Now a week into emergency rules making 85-octane gasoline legal to sell in South Dakota, many gas stations in Rapid City have not yet posted mandatory labels on pumps warning customers to check the owners manual before filling up.
Since July 9, gas stations selling 85-octane have been required to post a cautionary label telling customers the sub-grade fuel could damage their engines.
Each station was on its own to have the labels printed and displayed, though some around the city have not. Among the gas stations selling 85-octane gasoline without warning labels are a Phillips 66 on North Lacrosse Street, Conoco Phillips and Corner Pantry on East North Street, and the Safeway on Mountain View Road.
"The Office of Weights and Measures is making it a priority for inspectors to check for proper labeling and paperwork for compliance with the emergency rules, although not to the extent that they are expected to drop all other inspection responsibilities," said Terry Woster, spokesman for the Department of Public Safety, which contains Weights and Measures.
Woster did not specify whether there was a fine for not having the warning label, and the emergency rules do not spell out repercussions.
"When our inspectors are at a station, they try to educate the retailer there about the requirements of the rules and what is expected of the retailer," he said.
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The emergency rules came after a review of state laws concluding the sale of 85-octane gasoline is illegal anywhere in South Dakota, which Attorney General Marty Jackley confirmed in a June 21 opinion. DPS wrote the emergency rules to allow sale of 85-octane while the public comments on proposed permanent rules.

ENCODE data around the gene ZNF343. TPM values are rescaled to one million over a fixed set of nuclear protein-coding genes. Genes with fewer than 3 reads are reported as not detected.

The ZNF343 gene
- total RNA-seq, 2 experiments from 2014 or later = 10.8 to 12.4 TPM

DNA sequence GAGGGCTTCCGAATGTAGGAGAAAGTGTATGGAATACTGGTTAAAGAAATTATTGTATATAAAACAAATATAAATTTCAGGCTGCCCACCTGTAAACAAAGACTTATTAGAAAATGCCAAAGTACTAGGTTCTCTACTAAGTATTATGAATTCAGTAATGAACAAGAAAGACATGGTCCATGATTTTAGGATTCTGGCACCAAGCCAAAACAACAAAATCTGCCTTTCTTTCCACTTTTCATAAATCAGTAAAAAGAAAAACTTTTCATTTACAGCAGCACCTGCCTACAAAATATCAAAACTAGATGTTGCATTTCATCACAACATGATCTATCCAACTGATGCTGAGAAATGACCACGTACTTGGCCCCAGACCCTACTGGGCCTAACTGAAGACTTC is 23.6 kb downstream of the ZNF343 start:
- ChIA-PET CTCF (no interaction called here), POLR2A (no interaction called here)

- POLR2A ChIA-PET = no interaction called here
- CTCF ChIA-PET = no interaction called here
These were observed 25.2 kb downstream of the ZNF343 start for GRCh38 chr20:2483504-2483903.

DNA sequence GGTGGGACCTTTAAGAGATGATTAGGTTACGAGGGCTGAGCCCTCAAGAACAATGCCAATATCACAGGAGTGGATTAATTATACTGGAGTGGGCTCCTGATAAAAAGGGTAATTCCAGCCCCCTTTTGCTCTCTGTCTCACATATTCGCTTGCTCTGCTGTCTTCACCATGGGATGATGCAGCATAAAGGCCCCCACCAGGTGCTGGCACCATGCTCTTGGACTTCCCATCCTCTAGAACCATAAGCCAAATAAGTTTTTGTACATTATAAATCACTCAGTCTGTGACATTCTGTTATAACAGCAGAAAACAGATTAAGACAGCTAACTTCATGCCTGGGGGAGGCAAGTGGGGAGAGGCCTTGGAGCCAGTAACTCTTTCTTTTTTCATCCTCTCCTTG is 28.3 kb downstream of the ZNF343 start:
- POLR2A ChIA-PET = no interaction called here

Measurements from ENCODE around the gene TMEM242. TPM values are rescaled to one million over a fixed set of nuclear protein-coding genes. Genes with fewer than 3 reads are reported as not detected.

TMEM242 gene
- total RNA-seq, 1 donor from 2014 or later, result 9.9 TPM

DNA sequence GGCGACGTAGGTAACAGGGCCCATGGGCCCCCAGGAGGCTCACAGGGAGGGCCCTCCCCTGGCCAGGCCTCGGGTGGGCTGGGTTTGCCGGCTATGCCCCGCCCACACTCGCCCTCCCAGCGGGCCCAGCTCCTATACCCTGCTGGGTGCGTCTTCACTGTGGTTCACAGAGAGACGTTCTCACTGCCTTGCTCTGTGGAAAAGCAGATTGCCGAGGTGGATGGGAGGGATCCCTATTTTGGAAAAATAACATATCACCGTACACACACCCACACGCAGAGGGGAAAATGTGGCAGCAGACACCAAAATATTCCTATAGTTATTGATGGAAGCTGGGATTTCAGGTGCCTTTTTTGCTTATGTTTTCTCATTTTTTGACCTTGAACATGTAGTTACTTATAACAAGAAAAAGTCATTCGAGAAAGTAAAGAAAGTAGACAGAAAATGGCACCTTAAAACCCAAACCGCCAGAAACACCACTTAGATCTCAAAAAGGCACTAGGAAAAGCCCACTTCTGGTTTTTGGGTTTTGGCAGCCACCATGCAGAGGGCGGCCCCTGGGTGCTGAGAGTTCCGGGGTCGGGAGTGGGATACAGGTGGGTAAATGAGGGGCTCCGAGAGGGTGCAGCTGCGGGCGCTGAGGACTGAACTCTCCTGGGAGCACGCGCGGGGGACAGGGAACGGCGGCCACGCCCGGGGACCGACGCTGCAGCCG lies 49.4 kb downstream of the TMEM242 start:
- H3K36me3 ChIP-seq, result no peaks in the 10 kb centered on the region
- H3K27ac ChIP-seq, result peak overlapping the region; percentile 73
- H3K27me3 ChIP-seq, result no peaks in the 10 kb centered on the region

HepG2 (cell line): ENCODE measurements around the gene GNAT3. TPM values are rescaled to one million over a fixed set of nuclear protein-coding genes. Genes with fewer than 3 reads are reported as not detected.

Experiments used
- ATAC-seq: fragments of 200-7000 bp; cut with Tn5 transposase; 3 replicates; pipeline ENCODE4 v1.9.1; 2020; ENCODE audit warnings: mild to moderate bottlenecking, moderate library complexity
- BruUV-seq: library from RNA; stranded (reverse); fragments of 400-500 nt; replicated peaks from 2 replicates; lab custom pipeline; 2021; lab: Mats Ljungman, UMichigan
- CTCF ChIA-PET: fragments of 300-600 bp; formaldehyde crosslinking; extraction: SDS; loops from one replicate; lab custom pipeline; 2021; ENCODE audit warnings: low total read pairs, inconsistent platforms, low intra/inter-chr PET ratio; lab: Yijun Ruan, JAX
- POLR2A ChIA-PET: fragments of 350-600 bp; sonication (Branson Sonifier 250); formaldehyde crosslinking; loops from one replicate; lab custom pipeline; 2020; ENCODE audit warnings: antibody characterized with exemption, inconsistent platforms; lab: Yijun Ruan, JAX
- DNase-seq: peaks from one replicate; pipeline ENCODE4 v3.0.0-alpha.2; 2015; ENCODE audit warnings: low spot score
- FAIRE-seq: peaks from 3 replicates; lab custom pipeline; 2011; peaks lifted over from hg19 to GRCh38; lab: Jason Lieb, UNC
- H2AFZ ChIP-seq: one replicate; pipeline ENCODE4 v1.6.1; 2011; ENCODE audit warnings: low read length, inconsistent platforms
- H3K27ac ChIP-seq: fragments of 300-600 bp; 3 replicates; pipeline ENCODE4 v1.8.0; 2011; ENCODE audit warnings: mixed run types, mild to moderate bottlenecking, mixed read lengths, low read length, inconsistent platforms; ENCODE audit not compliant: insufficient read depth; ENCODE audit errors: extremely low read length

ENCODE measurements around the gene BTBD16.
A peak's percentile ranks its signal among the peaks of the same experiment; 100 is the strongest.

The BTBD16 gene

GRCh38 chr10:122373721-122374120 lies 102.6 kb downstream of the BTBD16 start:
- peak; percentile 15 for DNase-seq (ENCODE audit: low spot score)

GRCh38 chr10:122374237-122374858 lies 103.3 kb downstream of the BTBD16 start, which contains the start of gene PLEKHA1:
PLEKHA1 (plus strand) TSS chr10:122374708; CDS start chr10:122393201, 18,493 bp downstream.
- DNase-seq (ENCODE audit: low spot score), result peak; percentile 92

Several Rocky Mountain states allow the sale of 85-octane fuel at high elevations where it reacts differently in engines, and it has been a commonly sold product in western South Dakota for many years. Most engines are designed to run on a minimum of 87-octane gasoline and 85-octane could cause knocking in some vehicles.
The 85-octane issue is unrelated to E-85, a reference to a motor fuel that contains a blend of gasoline and up to 85 percent ethanol.
Ralph Rogers of Rapid City filled up his Ford F-150 truck tank with 85-octane fuel at Safeway on Monday. He said he has used it since 2004 without problems but has not seen any warning labels on pumps recently.
"What good is a warning if they don't get out and enforce it?" he said.
A spokesperson at Safeway's corporate offices was unavailable to make comments Monday.
Tracy Mailloux of Rapid City said he generally will not put in less than 87-octane into his personal vehicle, but he filled the company car with 85-octane from Safeway on Monday.
"I just got it because it was the cheapest thing," he said.
In some places 85-octane is more expensive than higher-grade gasoline that has a low percentage of ethanol mixed into it.
Some local gas stations heeded the call for warning labels, such as the BJ's gas station in Black Hawk.
Kim Benne, owner at Graffitti's Car Wash on Main Street, which also has gas pumps, said he spent about $2 per label to have them printed at a local printing shop. They are clearly displayed and easily readable below the sign for 85-octane explaining that drivers should check their manuals before pumping.
"The warning labels are fine," Benne said. "If that is what (the state) wants to do."
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